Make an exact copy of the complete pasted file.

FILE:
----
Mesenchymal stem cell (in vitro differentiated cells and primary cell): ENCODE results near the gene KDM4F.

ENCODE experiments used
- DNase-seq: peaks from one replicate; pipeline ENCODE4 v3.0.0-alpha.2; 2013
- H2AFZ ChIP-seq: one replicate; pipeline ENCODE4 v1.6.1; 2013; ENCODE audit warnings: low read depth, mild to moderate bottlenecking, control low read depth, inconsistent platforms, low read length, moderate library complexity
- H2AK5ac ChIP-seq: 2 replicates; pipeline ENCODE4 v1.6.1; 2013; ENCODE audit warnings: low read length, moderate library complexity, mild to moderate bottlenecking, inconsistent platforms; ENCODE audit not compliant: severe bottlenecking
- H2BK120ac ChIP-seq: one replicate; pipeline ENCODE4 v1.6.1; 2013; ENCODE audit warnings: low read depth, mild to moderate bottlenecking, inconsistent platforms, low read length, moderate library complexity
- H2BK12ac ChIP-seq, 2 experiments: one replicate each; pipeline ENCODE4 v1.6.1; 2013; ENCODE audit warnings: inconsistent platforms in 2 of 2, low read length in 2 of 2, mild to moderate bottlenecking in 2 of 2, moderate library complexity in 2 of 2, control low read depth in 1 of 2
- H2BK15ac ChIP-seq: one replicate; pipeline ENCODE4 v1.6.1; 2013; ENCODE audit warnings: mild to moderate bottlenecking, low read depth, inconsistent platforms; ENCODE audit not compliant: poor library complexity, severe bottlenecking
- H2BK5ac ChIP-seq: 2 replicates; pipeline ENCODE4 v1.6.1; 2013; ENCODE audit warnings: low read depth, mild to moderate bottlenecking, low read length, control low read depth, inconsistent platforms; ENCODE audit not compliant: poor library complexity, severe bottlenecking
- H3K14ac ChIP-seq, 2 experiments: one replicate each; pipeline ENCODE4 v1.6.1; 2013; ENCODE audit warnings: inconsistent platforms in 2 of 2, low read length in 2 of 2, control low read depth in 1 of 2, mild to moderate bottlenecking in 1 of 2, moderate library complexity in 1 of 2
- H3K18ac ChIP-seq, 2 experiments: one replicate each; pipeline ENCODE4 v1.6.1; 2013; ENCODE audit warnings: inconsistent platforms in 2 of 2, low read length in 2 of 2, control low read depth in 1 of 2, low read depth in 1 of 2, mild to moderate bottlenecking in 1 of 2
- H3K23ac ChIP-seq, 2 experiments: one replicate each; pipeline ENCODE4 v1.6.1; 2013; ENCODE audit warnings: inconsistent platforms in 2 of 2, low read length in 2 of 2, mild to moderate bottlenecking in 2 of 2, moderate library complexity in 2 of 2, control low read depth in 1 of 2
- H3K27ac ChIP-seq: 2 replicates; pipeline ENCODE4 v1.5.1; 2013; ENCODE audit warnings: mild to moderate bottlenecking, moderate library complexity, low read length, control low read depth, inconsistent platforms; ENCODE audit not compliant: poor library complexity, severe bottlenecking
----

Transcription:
Mesenchymal stem cell (in vitro differentiated cells and primary cell): ENCODE results near the gene KDM4F.

ENCODE experiments used
- DNase-seq: peaks from one replicate; pipeline ENCODE4 v3.0.0-alpha.2; 2013
- H2AFZ ChIP-seq: one replicate; pipeline ENCODE4 v1.6.1; 2013; ENCODE audit warnings: low read depth, mild to moderate bottlenecking, control low read depth, inconsistent platforms, low read length, moderate library complexity
- H2AK5ac ChIP-seq: 2 replicates; pipeline ENCODE4 v1.6.1; 2013; ENCODE audit warnings: low read length, moderate library complexity, mild to moderate bottlenecking, inconsistent platforms; ENCODE audit not compliant: severe bottlenecking
- H2BK120ac ChIP-seq: one replicate; pipeline ENCODE4 v1.6.1; 2013; ENCODE audit warnings: low read depth, mild to moderate bottlenecking, inconsistent platforms, low read length, moderate library complexity
- H2BK12ac ChIP-seq, 2 experiments: one replicate each; pipeline ENCODE4 v1.6.1; 2013; ENCODE audit warnings: inconsistent platforms in 2 of 2, low read length in 2 of 2, mild to moderate bottlenecking in 2 of 2, moderate library complexity in 2 of 2, control low read depth in 1 of 2
- H2BK15ac ChIP-seq: one replicate; pipeline ENCODE4 v1.6.1; 2013; ENCODE audit warnings: mild to moderate bottlenecking, low read depth, inconsistent platforms; ENCODE audit not compliant: poor library complexity, severe bottlenecking
- H2BK5ac ChIP-seq: 2 replicates; pipeline ENCODE4 v1.6.1; 2013; ENCODE audit warnings: low read depth, mild to moderate bottlenecking, low read length, control low read depth, inconsistent platforms; ENCODE audit not compliant: poor library complexity, severe bottlenecking
- H3K14ac ChIP-seq, 2 experiments: one replicate each; pipeline ENCODE4 v1.6.1; 2013; ENCODE audit warnings: inconsistent platforms in 2 of 2, low read length in 2 of 2, control low read depth in 1 of 2, mild to moderate bottlenecking in 1 of 2, moderate library complexity in 1 of 2
- H3K18ac ChIP-seq, 2 experiments: one replicate each; pipeline ENCODE4 v1.6.1; 2013; ENCODE audit warnings: inconsistent platforms in 2 of 2, low read length in 2 of 2, control low read depth in 1 of 2, low read depth in 1 of 2, mild to moderate bottlenecking in 1 of 2
- H3K23ac ChIP-seq, 2 experiments: one replicate each; pipeline ENCODE4 v1.6.1; 2013; ENCODE audit warnings: inconsistent platforms in 2 of 2, low read length in 2 of 2, mild to moderate bottlenecking in 2 of 2, moderate library complexity in 2 of 2, control low read depth in 1 of 2
- H3K27ac ChIP-seq: 2 replicates; pipeline ENCODE4 v1.5.1; 2013; ENCODE audit warnings: mild to moderate bottlenecking, moderate library complexity, low read length, control low read depth, inconsistent platforms; ENCODE audit not compliant: poor library complexity, severe bottlenecking